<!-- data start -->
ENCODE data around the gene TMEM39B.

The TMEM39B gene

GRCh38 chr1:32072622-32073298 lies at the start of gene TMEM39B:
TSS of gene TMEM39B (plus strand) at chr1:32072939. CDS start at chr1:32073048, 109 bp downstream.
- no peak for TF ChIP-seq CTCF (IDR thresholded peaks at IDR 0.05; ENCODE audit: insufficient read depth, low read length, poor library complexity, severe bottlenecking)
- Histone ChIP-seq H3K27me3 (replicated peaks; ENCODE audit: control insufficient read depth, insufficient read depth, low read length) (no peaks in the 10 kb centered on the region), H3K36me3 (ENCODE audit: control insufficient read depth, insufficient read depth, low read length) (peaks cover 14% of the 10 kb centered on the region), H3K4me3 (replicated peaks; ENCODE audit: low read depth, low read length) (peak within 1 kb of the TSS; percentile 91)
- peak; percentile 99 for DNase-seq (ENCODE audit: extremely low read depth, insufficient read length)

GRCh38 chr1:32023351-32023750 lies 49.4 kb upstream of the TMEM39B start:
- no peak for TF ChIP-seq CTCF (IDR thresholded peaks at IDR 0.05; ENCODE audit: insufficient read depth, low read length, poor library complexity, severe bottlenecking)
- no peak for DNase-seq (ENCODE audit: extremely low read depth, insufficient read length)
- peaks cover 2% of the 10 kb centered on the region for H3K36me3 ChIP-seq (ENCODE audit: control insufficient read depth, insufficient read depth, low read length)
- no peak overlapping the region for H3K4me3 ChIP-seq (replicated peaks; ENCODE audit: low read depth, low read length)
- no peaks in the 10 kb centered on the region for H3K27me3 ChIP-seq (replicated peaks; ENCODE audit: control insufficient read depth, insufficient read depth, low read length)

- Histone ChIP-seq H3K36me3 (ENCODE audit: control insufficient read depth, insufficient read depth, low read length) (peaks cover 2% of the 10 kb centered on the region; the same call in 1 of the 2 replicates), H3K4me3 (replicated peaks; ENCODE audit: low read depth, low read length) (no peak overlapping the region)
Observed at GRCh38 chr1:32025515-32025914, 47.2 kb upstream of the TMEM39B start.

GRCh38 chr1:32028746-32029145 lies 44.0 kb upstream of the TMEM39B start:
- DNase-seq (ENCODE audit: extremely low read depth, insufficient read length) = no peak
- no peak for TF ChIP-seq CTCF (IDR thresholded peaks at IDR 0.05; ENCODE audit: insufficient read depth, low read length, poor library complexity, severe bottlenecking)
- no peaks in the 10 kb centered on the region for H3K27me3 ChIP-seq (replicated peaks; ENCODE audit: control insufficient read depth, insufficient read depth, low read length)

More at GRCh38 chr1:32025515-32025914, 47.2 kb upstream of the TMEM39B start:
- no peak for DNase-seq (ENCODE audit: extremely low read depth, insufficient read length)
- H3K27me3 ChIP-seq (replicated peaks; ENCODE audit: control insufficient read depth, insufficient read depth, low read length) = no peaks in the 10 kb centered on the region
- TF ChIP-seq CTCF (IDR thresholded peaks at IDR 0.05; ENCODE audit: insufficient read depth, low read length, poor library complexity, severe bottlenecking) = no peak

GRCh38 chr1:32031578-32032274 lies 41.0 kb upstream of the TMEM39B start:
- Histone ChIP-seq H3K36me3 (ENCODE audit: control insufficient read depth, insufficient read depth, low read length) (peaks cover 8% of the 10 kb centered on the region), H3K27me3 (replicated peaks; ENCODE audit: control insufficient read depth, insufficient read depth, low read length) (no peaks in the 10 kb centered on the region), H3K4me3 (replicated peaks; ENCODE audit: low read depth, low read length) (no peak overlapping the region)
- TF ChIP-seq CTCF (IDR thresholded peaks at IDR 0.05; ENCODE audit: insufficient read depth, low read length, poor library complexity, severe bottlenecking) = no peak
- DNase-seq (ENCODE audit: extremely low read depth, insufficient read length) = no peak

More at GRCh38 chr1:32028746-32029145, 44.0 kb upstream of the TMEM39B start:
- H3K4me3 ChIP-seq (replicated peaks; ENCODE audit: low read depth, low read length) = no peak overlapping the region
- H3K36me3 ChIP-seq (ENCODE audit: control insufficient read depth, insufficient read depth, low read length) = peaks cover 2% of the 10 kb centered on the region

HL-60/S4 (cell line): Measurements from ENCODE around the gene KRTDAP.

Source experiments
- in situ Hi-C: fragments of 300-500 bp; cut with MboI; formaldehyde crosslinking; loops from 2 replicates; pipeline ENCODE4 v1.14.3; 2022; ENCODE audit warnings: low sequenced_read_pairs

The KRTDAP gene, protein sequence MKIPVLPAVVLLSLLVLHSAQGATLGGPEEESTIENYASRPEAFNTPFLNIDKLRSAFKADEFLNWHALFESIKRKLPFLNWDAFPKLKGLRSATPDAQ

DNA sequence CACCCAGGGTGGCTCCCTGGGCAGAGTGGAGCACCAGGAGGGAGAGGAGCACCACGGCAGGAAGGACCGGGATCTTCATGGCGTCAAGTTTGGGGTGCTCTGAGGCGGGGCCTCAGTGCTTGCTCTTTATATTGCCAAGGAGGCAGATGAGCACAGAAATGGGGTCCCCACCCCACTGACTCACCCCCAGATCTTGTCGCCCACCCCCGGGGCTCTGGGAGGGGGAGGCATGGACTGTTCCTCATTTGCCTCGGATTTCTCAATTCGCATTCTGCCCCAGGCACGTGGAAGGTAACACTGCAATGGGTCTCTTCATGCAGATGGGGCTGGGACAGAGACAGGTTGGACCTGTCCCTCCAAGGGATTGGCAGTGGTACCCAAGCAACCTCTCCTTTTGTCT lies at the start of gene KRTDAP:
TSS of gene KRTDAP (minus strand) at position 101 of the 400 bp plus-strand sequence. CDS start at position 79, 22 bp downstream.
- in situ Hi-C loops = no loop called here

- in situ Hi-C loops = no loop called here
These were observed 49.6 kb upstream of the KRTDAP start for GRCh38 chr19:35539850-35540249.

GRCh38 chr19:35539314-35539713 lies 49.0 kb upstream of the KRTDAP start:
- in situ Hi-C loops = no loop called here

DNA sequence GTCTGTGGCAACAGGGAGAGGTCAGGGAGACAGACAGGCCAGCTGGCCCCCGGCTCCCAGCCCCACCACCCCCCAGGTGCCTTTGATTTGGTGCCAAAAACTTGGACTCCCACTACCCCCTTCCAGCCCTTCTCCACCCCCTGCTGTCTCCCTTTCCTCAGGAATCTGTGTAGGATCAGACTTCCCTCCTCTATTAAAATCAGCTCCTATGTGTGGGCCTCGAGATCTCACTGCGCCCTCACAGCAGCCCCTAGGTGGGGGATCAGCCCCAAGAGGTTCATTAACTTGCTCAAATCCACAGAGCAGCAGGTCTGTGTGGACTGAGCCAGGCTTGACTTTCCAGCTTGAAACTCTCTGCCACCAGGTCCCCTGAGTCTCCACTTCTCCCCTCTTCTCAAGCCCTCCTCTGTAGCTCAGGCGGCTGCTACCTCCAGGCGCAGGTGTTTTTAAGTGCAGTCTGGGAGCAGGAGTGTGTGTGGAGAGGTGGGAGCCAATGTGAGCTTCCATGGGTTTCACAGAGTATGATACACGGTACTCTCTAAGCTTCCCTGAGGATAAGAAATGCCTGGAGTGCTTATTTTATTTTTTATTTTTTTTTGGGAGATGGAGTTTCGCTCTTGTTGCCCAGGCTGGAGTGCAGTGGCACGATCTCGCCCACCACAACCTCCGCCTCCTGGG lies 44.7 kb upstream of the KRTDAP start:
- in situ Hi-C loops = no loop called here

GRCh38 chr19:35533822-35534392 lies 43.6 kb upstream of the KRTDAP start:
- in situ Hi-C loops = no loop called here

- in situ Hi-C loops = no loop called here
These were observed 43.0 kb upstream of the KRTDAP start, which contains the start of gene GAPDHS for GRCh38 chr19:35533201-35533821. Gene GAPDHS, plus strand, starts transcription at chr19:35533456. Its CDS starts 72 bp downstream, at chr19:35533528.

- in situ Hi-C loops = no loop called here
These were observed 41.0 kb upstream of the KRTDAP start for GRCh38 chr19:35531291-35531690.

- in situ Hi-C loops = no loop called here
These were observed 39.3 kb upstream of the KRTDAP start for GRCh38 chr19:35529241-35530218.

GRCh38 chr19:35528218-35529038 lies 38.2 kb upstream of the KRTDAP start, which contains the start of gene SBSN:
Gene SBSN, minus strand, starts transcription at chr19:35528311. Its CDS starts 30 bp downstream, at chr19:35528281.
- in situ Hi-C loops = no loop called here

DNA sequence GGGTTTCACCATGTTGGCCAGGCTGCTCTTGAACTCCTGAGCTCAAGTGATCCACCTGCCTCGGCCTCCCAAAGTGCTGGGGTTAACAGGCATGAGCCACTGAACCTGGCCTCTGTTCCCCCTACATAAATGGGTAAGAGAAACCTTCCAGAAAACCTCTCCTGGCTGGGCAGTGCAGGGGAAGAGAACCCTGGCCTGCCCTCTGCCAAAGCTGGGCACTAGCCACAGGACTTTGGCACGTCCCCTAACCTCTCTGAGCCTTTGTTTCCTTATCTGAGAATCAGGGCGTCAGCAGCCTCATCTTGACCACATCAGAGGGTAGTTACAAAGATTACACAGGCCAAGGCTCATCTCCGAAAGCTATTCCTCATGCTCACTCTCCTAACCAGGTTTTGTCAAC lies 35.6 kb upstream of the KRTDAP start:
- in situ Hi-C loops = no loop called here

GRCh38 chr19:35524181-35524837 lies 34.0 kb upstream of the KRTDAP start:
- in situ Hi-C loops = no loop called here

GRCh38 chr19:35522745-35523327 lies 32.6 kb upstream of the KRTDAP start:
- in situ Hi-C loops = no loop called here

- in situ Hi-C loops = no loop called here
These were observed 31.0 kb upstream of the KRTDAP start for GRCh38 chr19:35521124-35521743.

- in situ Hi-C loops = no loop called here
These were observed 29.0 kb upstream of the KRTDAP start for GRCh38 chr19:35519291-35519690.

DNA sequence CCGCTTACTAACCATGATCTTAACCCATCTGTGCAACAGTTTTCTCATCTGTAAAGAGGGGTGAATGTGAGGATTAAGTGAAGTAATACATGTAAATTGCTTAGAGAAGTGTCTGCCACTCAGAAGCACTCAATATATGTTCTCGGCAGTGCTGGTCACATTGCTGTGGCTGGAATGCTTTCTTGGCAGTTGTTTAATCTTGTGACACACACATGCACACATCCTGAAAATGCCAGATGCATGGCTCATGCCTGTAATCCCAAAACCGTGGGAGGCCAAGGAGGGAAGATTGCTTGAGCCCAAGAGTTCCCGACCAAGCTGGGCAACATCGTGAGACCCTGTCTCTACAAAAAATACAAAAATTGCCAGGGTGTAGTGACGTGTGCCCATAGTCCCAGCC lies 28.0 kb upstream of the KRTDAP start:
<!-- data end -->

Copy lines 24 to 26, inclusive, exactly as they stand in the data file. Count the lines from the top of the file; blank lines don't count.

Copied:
GRCh38 chr1:32031578-32032274 lies 41.0 kb upstream of the TMEM39B start:
- Histone ChIP-seq H3K36me3 (ENCODE audit: control insufficient read depth, insufficient read depth, low read length) (peaks cover 8% of the 10 kb centered on the region), H3K27me3 (replicated peaks; ENCODE audit: control insufficient read depth, insufficient read depth, low read length) (no peaks in the 10 kb centered on the region), H3K4me3 (replicated peaks; ENCODE audit: low read depth, low read length) (no peak overlapping the region)
- TF ChIP-seq CTCF (IDR thresholded peaks at IDR 0.05; ENCODE audit: insufficient read depth, low read length, poor library complexity, severe bottlenecking) = no peak